Ah, one more thing. The assumption that a self pub work is bound to be inferior to a major imprint book (i.e. typos, layout mistakes etc.) no longer holds true, as I can attest from personal experience. I had a non-fiction hardcover title (‘Combat Recon’) published by Schiffer – one of the top military presses in the world – and the editor they assigned me literally did nothing. The book was printed with all my typos and misspellings and format errors and from what I later found out, this is quite common these days. On top of that most authors on major imprints are still required to do pretty much all their own self-promotion unless you happen to be in the top 5% best seller niche. I know at least one author on a major imprint (and he sold a respectable 30k copies of his first novel) who said the PR support he was given was pretty much criminally negligent – I think he said there was one intern at the publisher handling around 100 authors.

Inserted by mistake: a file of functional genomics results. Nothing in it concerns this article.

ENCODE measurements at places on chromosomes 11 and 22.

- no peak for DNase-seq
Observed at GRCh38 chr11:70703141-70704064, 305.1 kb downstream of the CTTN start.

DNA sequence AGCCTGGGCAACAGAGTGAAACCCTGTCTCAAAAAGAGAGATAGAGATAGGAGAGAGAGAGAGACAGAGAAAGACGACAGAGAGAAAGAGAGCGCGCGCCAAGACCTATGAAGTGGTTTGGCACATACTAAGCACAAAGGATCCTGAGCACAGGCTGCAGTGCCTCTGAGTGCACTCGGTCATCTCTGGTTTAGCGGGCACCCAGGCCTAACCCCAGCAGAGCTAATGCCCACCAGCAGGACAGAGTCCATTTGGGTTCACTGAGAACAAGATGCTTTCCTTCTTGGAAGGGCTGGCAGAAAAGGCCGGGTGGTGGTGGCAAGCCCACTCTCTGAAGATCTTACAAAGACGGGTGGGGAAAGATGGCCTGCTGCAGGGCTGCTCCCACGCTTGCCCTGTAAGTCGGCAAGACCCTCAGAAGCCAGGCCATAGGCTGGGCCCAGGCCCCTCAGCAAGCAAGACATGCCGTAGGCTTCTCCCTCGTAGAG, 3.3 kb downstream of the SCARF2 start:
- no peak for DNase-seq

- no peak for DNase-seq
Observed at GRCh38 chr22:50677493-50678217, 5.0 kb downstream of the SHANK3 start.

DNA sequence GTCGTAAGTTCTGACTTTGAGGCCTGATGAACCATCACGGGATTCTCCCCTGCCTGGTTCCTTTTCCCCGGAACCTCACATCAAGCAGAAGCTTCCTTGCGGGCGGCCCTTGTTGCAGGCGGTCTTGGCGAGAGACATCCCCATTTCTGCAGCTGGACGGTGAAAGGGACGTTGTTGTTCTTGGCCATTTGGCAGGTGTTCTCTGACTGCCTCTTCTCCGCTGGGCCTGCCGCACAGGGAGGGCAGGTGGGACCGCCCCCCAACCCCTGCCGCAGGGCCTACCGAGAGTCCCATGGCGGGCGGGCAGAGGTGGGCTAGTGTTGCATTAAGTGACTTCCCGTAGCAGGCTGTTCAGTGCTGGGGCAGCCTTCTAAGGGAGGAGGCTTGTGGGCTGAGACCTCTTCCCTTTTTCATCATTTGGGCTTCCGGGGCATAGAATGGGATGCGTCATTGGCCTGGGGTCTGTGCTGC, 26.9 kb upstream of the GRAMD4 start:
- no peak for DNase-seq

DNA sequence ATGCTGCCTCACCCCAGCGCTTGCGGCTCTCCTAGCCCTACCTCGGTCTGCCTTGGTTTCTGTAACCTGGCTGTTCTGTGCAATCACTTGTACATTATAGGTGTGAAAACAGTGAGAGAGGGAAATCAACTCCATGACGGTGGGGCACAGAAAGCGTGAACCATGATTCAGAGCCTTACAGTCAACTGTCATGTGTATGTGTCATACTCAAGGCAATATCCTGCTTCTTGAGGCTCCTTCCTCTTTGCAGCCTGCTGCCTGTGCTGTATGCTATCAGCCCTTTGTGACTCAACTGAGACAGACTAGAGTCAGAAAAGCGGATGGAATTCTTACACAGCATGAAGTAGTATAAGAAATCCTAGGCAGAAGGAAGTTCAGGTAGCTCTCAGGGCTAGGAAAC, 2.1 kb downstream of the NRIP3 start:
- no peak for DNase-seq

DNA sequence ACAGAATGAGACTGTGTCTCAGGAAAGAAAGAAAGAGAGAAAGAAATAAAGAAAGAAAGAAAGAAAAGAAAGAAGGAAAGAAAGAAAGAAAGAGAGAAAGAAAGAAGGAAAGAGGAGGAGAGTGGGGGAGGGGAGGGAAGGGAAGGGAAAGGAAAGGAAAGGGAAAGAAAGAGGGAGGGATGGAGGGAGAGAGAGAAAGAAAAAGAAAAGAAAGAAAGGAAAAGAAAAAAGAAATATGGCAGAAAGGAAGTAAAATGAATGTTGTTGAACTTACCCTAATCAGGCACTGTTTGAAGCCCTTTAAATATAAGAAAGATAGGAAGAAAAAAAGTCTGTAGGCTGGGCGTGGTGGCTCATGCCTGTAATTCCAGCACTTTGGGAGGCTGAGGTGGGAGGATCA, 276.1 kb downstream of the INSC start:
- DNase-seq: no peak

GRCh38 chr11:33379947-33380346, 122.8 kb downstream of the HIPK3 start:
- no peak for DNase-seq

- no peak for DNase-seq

So it kind of begs the question; how much value major publishers used to bring to the industry still holds true today?

  29. rodrigo says:

    I am certain good titles were published by vanity press, they were just very few and far between. Maybe still a few today. The same holds sway for self pub. That is a fact authors have to deal with. As a chemist looking for tenure would you ignore Elsevier publications on moral grounds? Perhaps, but to your own detriment. Too much of the self pub world smacks of infomercialism, and unfortunately that does cast a pale on those without a reputation to lean on.

  30. dan cawley says:

    as a public library book selector, the only thing that wrankles me about self-publishing is authors, pretending to be card-carrying patrons, who submit purchase requests. just be honest, please.

  31. Erasmus says:

    Most people have nothing of interest to say and can’t write for sh*t. Period. That’s the reality, regardless of whether it it flatters your fanboi/skinny-jeans persona or not.

  32. KidLib says:

    Given the huge number of books coming out of traditional (and at least presumably vetted) houses that already can’t afford to buy, I’m not going to waste my time going through books that would be sitting in a publisher’s or agent’s slush pile. That’s their job.